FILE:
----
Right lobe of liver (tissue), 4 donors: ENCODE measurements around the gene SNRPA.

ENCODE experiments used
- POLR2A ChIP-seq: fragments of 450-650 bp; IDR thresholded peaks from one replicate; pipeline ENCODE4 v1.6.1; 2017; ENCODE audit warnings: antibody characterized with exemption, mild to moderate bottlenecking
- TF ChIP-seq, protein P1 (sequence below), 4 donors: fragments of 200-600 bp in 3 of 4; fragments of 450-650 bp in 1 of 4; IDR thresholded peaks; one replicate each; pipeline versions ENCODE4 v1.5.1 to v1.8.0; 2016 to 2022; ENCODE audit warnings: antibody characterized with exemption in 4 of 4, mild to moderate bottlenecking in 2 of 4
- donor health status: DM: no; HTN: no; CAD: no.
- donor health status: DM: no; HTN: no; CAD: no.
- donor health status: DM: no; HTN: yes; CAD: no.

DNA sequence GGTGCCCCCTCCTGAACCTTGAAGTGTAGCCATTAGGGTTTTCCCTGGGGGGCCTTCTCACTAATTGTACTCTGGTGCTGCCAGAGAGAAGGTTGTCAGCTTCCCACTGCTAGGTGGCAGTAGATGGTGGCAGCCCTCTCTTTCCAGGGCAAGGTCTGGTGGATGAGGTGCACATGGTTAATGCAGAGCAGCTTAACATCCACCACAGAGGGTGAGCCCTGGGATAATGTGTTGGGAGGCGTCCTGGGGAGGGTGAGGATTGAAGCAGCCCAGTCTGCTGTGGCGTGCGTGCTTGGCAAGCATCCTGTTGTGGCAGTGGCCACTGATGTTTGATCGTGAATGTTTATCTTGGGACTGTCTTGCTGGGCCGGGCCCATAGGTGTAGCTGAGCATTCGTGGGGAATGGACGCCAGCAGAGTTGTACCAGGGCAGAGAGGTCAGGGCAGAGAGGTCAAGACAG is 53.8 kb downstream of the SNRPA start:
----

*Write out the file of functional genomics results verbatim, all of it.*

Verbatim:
Right lobe of liver (tissue), 4 donors: ENCODE measurements around the gene SNRPA.

ENCODE experiments used
- POLR2A ChIP-seq: fragments of 450-650 bp; IDR thresholded peaks from one replicate; pipeline ENCODE4 v1.6.1; 2017; ENCODE audit warnings: antibody characterized with exemption, mild to moderate bottlenecking
- TF ChIP-seq, protein P1 (sequence below), 4 donors: fragments of 200-600 bp in 3 of 4; fragments of 450-650 bp in 1 of 4; IDR thresholded peaks; one replicate each; pipeline versions ENCODE4 v1.5.1 to v1.8.0; 2016 to 2022; ENCODE audit warnings: antibody characterized with exemption in 4 of 4, mild to moderate bottlenecking in 2 of 4
- donor health status: DM: no; HTN: no; CAD: no.
- donor health status: DM: no; HTN: no; CAD: no.
- donor health status: DM: no; HTN: yes; CAD: no.

DNA sequence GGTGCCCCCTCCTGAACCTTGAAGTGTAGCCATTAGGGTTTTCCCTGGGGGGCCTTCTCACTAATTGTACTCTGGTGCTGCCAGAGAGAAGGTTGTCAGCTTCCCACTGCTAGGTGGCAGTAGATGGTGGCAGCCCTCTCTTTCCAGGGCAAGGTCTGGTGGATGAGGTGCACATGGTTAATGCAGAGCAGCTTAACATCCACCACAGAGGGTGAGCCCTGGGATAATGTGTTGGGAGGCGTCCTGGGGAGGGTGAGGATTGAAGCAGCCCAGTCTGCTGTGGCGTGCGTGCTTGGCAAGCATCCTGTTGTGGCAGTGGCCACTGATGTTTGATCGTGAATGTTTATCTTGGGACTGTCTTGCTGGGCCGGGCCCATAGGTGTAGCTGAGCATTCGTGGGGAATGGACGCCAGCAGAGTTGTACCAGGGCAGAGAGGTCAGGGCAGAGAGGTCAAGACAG is 53.8 kb downstream of the SNRPA start: